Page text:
With an interactive app for the iPad, EASL has increased the value of content for subscribers by making it more relevant, discoverable and usable. As App Studio creates real, selectable and searchable text, readers can easily search for specific articles, link to related content, bookmark articles, add notes and more. This interactivity improves the relevance of the content and encourages increased user engagement.

After evaluating a number of digital publishing solutions used by medical journal publishers, EASL selected App Studio. The New England Journal of Medicine, British Medical Journal, Health Affairs, Wiley Cochrane Library and others choose App Studio because it provides easy ingestion of NLMXML content and an app experience optimized for journal reading. The XML content is transformed into paginated HTML5 that is responsive to support the iPad in both portrait and landscape orientations. It also supports a wide range of interactive enrichments, digital ad serving infrastructure, analytics, CRM integration and social media.

“We are proud to offer our subscribers the iPad edition of the Journal of Hepatology,” said Gregoire Pavillon, Executive Director of EASL. “The ability to automate digital journal publishing using the XML content and InDesign files we already create set App Studio apart from other solutions that either can’t support XML or only allow for digital PDF output. It was clear to us that the App Studio team understands journal publishing.”

The Journal of Hepatology iPad app allows readers to:

— Quickly navigate through articles
— View figures and tables in full screen
— Bookmark and share articles
— Download and store supplementary materials and PowerPoint slides
— Watch videos related to specific articles
— Store monthly issues in a personal library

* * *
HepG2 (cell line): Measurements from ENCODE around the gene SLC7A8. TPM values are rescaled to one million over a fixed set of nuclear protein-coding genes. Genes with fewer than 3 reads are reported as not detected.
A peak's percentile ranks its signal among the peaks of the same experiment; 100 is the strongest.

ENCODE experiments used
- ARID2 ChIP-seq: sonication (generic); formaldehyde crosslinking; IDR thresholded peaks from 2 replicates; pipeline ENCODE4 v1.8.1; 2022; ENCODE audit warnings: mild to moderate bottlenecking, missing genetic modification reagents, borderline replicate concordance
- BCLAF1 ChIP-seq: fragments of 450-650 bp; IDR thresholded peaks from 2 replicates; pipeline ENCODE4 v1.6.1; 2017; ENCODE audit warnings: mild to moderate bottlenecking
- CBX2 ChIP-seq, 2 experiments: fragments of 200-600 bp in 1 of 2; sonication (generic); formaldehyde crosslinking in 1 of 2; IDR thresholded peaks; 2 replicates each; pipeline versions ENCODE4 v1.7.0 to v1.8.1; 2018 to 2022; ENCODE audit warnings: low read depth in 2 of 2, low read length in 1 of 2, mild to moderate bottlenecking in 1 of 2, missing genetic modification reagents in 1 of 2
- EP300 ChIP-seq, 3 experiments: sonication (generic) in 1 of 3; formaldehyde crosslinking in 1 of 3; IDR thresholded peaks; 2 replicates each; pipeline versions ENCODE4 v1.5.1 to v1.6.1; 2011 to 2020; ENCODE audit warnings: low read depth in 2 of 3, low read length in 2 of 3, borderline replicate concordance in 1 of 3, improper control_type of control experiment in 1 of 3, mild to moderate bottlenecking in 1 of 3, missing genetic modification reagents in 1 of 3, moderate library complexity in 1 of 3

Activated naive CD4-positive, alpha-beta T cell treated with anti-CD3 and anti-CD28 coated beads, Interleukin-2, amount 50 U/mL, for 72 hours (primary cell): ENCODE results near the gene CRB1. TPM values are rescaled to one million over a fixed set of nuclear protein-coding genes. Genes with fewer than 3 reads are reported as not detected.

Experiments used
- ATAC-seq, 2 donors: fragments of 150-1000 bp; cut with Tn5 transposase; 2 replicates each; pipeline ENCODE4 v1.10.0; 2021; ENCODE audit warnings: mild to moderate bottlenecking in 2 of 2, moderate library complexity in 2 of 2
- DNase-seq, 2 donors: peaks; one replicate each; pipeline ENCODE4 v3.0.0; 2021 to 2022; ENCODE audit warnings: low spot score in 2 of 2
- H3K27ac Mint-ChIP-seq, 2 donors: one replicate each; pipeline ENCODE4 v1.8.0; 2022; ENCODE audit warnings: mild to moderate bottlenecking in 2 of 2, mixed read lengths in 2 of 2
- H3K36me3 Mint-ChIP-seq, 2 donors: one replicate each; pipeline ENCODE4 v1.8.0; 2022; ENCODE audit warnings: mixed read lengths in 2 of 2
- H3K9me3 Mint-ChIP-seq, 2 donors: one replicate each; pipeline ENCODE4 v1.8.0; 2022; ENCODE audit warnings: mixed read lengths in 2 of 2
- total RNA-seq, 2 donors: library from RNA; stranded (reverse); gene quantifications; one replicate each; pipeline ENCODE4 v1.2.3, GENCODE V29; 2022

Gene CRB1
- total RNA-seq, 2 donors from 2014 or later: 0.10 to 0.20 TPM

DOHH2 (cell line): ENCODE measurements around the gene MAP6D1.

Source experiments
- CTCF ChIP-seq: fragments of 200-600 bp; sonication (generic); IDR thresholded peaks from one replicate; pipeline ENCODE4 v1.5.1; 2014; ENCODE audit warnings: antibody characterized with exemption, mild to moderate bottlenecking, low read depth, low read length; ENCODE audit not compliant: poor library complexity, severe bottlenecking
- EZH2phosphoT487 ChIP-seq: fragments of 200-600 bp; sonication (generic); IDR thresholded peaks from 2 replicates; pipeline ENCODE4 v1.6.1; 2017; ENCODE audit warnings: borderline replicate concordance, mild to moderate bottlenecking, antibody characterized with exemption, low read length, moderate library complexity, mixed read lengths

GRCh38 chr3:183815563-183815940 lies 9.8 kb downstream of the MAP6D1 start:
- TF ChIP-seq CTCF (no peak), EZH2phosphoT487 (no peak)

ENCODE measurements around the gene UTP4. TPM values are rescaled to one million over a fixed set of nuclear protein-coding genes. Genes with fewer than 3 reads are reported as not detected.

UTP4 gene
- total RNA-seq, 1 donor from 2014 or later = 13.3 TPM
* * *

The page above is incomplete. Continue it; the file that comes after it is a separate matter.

Shaun Barriball, Vice President of Mobile Products at Quark said, “It is a pleasure to partner with EASL to create the Journal of Hepatology app. At Quark we have a strong pedigree in producing tablet apps for medical journals and have developed an approach to designing and building apps in the most efficient way possible.”

About EASL 
EASL is the leading European scientific society involved in promoting research and education in hepatology. EASL attracts the foremost hepatology experts and has an impressive track record in promoting research in liver disease, supporting wider education and promoting changes in European liver policy. EASL’s main focus on education and research is delivered through numerous events and initiatives, including:

— The International Liver CongressTM which is the main scientific and professional event in hepatology worldwide
— Meetings including Monothematic and Special conferences, Post Graduate courses and other endorsed meetings that take place throughout the year
— Clinical and Basic Schools of Hepatology, a series of events covering different aspects in the field of hepatology
— Journal of Hepatology published monthly
— Participation in a number of policy initiatives at European level

Hepatology_cover

About App Studio for Digital Journals 
App Studio (http://www.AppStudio.net) is the leading digital publishing platform for journal apps and is used by journal publishers around the world including the New England Journal of Medicine, British Medical Journal, and Health Affairs. Content can be automatically repurposed from content management systems using industry XML standards such as NLMXML and Atom+MRSS. By leveraging HTML5 for content presentation, journal publishers can create apps for iPad, iPhone, Kindle Fire and Android tablets and smartphones. It is also possible to create Web apps, giving subscribers an engaging digital, interactive experience that includes audio and video on desktop and laptop computers. Real text search, interactive charts and support for citations, cross-referencing, bookmarking, tracking and sharing are just some of the features that make App Studio a compelling solution for digital journals.